By Simon Deng
Wrestling in South Sudan has catapulted many to legendary status such as Ajang Garang who made his name in the game that still holds it’s own place among varieties of sports.
Bakic Mangar, a 15-year-old wrestler from the Dinka ethnicity of Lakes state turns up on a chilly Saturday afternoon to wrestle his counterpart from the Mundari community of Central Equatoria state in Juba, the capital of South Sudan.
Both wrestlers are being cheered on by their local fans for the fight of their life with pride at stake for their respective states.
These wrestling competitions organized by the South Sudan Wrestling Federation and local chiefs are aimed at creating awareness on the need for peaceful co-existence and reconciliation among communities.
“The good thing about wrestling is that it is for peace and coming to know each other, we play wrestling with Mundari and our fellow Dinka from Jonglei to know each other,” Mangar whose duel in fully packed mini-stadium at new-site suburb ended in a stalemate told The Juba Echo.
These games are conducted weekly on Friday, Saturday and Sunday.
Mangar said he has already wrestled with many wrestlers from Central Equatoria and Jonglei state since the start of this year.
Lino Makuac Pitia, a 40-year-old wrestling coach of the Mundari team from Terekeka of Central Equatoria, said the old-decades game has been crucial in promoting unity and peace at local levels of communities.
“The good thing is that people come to watch and it brings peace to the people, I have now known many people from Yirol and from also Bor, people have even met new friends,” he said.
South Sudan is implementing the 2018 revitalized peace deal despite some hiccups facing the various parties who signed to end years of conflict since 2013.
Wrestling is now one of the most vital vehicles to promote reconciliation efforts.
Malat Deng, a 24- year-old wrestler from Lakes state who took part in the game, said wrestling was previously only popular in rural areas, adding that it is now being enjoyed even in urban areas of the country.
Deng who started participating in wrestling in 2019, said he has already taken down 21 wrestlers in peace tournaments.
“I have taken part in wrestling tournaments in different places such as Bor, Terekeka and we have now come to Juba. Wrestling is good for making peace among communities, we have known Mundari people and many people from Bor, people have come to love themselves and there is no hatred among people,” Deng said.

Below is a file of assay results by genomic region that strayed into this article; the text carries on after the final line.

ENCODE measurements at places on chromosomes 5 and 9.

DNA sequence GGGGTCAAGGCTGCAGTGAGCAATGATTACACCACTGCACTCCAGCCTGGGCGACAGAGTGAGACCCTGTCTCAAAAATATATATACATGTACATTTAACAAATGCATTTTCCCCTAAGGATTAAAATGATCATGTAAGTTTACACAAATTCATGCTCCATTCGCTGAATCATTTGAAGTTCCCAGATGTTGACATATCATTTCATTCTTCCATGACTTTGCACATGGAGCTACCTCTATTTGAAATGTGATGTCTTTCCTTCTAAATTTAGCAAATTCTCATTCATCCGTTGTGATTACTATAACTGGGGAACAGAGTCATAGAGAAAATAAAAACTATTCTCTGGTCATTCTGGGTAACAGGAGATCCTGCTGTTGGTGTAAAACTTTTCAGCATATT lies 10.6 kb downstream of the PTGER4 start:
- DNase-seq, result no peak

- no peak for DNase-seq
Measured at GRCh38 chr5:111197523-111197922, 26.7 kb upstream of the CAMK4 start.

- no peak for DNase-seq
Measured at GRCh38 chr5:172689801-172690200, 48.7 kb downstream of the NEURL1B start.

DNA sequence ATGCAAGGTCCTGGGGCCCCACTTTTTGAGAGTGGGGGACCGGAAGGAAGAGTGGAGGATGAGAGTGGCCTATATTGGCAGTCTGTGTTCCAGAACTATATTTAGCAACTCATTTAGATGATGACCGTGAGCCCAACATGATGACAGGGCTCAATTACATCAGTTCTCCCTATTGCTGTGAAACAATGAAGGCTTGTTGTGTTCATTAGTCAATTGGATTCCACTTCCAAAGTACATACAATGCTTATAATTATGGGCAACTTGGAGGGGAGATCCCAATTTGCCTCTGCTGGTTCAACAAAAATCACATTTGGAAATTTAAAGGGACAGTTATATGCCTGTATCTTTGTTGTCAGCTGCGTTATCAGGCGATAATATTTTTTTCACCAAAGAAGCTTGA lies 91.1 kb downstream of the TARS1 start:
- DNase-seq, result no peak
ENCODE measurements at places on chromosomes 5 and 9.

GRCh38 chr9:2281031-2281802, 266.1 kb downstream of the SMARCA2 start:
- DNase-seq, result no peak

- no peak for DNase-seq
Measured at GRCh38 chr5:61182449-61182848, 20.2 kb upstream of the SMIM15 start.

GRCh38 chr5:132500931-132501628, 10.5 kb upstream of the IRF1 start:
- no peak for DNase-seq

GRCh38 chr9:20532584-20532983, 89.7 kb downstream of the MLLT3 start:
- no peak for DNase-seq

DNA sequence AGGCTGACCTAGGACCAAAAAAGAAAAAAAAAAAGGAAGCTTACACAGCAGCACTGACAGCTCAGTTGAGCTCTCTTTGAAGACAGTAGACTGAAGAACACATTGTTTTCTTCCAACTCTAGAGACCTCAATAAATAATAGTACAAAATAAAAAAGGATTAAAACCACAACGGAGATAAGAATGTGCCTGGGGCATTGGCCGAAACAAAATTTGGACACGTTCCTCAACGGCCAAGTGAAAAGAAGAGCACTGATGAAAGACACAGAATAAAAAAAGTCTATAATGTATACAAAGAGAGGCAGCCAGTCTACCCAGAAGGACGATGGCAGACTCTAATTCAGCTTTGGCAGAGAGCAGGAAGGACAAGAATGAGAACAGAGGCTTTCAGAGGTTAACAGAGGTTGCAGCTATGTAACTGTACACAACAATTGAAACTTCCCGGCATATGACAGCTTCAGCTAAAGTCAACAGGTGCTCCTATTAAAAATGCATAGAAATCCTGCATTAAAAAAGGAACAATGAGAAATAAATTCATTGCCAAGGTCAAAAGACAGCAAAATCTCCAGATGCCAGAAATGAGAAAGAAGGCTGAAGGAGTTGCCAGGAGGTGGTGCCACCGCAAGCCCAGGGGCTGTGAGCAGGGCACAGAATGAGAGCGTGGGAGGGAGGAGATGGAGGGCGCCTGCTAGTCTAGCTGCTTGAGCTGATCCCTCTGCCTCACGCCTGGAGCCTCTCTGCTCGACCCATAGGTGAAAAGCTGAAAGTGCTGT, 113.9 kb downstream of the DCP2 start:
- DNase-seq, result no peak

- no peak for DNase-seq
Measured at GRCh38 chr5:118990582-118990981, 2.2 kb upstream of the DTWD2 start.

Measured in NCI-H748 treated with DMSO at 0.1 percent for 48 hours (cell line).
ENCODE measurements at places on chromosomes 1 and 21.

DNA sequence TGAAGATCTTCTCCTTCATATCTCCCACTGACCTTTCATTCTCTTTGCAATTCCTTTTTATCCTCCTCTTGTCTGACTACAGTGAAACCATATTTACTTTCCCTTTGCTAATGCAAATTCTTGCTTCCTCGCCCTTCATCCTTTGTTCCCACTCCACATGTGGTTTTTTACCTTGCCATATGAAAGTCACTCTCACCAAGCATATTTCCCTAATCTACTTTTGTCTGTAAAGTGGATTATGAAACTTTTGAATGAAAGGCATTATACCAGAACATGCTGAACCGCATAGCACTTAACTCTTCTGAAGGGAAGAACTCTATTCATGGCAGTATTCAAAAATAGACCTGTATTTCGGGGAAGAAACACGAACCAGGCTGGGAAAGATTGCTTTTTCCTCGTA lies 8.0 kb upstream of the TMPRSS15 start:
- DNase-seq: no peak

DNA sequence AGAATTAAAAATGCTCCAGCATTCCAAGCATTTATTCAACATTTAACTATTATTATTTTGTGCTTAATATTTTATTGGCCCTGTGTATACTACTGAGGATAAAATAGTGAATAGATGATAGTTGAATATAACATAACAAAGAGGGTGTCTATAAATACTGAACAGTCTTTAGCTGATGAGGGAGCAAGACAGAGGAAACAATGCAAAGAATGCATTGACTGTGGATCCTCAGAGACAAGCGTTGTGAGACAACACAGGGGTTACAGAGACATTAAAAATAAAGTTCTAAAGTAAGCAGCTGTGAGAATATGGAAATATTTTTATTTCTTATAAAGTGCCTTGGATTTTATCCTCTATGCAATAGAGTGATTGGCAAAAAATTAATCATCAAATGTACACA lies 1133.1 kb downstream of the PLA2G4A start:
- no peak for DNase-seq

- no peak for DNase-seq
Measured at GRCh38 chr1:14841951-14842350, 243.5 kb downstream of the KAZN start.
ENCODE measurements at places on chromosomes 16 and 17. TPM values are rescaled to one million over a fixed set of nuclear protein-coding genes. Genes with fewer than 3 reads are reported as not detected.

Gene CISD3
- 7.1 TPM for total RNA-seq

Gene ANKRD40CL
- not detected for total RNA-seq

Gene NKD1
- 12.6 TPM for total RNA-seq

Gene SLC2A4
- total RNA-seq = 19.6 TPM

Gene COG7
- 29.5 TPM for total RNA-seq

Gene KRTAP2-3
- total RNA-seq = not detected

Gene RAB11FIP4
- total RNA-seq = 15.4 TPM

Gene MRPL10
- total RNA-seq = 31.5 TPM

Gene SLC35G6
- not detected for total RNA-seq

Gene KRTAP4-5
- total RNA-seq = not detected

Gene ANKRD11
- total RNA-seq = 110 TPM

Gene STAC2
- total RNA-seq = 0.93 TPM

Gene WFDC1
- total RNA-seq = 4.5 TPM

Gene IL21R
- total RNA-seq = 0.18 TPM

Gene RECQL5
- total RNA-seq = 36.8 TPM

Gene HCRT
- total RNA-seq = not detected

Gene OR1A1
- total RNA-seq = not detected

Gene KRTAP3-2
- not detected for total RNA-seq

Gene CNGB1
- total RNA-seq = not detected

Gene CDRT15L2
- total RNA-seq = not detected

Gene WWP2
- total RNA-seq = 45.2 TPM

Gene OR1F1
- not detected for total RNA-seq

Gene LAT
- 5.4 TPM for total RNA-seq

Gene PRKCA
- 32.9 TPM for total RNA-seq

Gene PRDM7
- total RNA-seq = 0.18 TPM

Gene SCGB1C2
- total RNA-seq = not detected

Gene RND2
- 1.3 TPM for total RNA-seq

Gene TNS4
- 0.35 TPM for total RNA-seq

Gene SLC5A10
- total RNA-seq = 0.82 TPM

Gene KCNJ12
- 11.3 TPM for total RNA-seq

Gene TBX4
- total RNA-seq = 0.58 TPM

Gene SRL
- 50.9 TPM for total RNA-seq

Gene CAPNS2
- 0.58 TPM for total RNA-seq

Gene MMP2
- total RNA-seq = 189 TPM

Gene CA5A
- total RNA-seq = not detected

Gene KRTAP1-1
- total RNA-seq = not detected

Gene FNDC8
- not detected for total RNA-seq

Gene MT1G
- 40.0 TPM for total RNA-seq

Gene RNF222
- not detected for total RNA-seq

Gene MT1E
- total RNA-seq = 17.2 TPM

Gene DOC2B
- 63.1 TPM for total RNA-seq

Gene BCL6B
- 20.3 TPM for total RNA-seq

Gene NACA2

Nuri Madol, a member of the Mundari wrestling team from Terekeka, said the impact of these tournaments are already being felt such as reduction in cattle raiding conflicts at the local levels.
“Cattle rustling has since reduced, now people have known each other when there is anything about to happen they can call local leaders and tell them to talk to their people and they understand themselves,” Madol said.
He revealed that wrestling is most popular among Mundari, Dinka communities of Lake state and Jonglei due to the influence of their great grandparents.
“The first wrestlers were Taban and Gore Mapak, they were the first to bring wrestling to Juba, people then used to play it differently, the Mundari and Dinka used to wrestle only among themselves without integrating other communities,” Madol disclosed.
John Garang, a member of the wrestling organizing team, admitted that the tournament initiated in 2020 is for promoting social cohesion after years of war shattered the social fabric in the youngest nation.
“After wrestling, people also begin dancing and after that you make friendship, people come from Yirol, Terekeka and Bor and Twic East in Jonglei state,” Garang disclosed.
Pato Kuoi, a 33 –year- old wrestling commentator has made a name for himself among ardent fans of wrestling within the country and in the diaspora.
Kuoi’s commentary in his native Dinka language has within short time made him a house- hold name since starting out in December 2021.
“People love this game and it is really promoting unity and peace in this country, the government is also supporting us and the game is growing very well,” he said.
Kuoi noted that security has drastically improved along the Juba-Terekeka-Rumbek –Bahr El Ghazal road being constructed by Chinese company Shandong Hi-Speed Ltd compared to recent months when the road was a death trap for travelers.
“Recently there was big wrestling match in Terekeka between someone called Lakuja Achot and Magon Akot, many people from Juba went there to attend this match and they returned to Juba peacefully this is why I am emphasizing that wrestling is promoting peace,” Kuoi said.